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Spendor SA200

Active Monitors By Paul White
Published December 1996

A pair of active small studio monitors with the Spendor pedigree have to be worth investigation. Gumshoe Paul White pulls his hat low, dons his mac and checks them out.

The Spendor name may be unfamiliar to some SOS readers, but it has been associated with broadcast monitoring for around a quarter of a century, ever since Spencer and Dorothy Hughes, co‑founders of the company, created the name by amalgamating their own. Before starting Spendor, Spencer Hughes worked in the BBC's research department. The BBC's in‑house monitors at that time had a reputation for accuracy and neutrality, and building upon that expertise, Spendor took quality monitoring into the commercial world. Today, the company's loudspeakers are used in recording and broadcast studios around the world.

Though the Spendor reputation was originally built on monitors optimised for classical music, the company has recently designed a series of speakers to meet the specific needs of monitoring in a contemporary music environment — the SA200 and the SA300. The SA200, reviewed here, is a two‑way active system and competes well on cost with active systems from other reputable manufacturers.

First Of The Small Spendors?

Constructionally, these monitors are fairly conventional, and employ a reflex cabinet design with a rectangular front port. The cabinet is made from MDF with an attractive, dark grey textured finish, and the front panel has a distinctive chamfered profile to help reduce cabinet edge diffraction effects. Inside the cabinet, bitumen panels are used to provide further mechanical damping, and the power amp assembly is mounted at the back of the cabinet, where a large‑area, shallow heatsink is visible. Input connections are via balanced XLRs.

Handling the top‑end frequencies is a 25mm, ferrofluid‑cooled, silk‑dome Vifa D27TG tweeter. Vifa (a Scandinavian company) tweeters are used in several leading hi‑fi and studio monitor designs, and this one sits in a smoothly‑profiled surround, presumably to reduce diffraction effects and to help control the dispersion characteristics. Spendor's own mid/bass driver reproduces the rest of the spectrum. This is a 160mm unit with a filled homopolymer cone, suspended in a compliant rubber surround. Two amplifiers are built into the SA200 cabinet, a 50W unit to drive the tweeter, and a 130W unit to drive the bass and mid range. The crossover frequency is set at 3.5kHz, nicely above the vulnerable speech mid band, and judging by the circuit diagram, the crossover has a fairly steep slope to minimise overlap effects at the crossover point.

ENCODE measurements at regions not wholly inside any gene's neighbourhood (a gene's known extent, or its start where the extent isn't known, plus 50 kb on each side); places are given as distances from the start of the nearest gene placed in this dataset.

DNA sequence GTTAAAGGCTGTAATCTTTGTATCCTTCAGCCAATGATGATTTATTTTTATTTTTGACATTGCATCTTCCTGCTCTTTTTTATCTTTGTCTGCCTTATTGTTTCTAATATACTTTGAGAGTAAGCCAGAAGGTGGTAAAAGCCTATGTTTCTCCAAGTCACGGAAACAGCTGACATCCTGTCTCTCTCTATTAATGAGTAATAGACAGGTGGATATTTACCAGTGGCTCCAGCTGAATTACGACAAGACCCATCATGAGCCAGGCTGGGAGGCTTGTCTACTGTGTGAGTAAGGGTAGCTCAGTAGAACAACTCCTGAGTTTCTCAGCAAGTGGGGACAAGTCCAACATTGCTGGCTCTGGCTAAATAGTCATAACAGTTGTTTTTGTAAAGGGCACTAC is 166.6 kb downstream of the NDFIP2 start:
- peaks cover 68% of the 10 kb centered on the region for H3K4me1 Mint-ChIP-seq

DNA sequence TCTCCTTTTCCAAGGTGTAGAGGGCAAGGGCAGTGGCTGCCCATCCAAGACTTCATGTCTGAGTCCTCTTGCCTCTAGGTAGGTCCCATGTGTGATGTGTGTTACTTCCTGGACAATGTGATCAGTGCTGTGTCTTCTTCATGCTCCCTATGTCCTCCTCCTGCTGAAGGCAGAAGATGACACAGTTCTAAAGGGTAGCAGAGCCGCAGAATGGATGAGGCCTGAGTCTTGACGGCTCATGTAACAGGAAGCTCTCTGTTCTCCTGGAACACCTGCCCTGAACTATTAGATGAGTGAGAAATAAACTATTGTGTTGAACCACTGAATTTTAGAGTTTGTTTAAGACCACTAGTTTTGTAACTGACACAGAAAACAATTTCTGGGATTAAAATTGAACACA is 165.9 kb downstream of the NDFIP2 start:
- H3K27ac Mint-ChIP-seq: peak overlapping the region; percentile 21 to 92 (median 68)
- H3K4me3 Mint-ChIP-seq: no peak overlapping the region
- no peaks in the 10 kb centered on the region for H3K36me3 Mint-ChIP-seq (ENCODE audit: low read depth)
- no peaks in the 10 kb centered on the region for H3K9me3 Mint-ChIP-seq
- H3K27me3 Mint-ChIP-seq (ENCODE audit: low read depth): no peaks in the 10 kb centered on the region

Although these are fairly powerful speakers, capable of peaking at 116dB SPL at 1m, they are actually quite light for active monitors, weighing in at just 12kg each. The cabinet measures 380 x 220 x 260 mm, which makes the SA200s comparable in size to other powered monitors like the Genelec 1030As or Event 20/20s (reviewed in SOS June 1994 and July 1996 respectively). A green LED set into the tweeter surround shows when the units are switched on, and a delayed switch‑on/off circuit prevent speaker thumps when powering the system up or down.

User Mods

By providing a generous power supply with a correctly‑ported box, Spendor have managed to get an impressive low‑frequency performance out of these speakers, but in acknowledgement of the different room types in which the speakers may be used, each cabinet has a set of screwdriver‑accessible controls on the rear panel to allow the response to be modified. A gain preset is provided to allow the monitors to be matched to the output levels of different mixers. In addition, to prevent the speakers from being overworked by frequencies lower than they were designed to handle, there's a subsonic filter, which can be switched to operate at 50, 70 or 90Hz. The default setting is 50Hz for normal applications.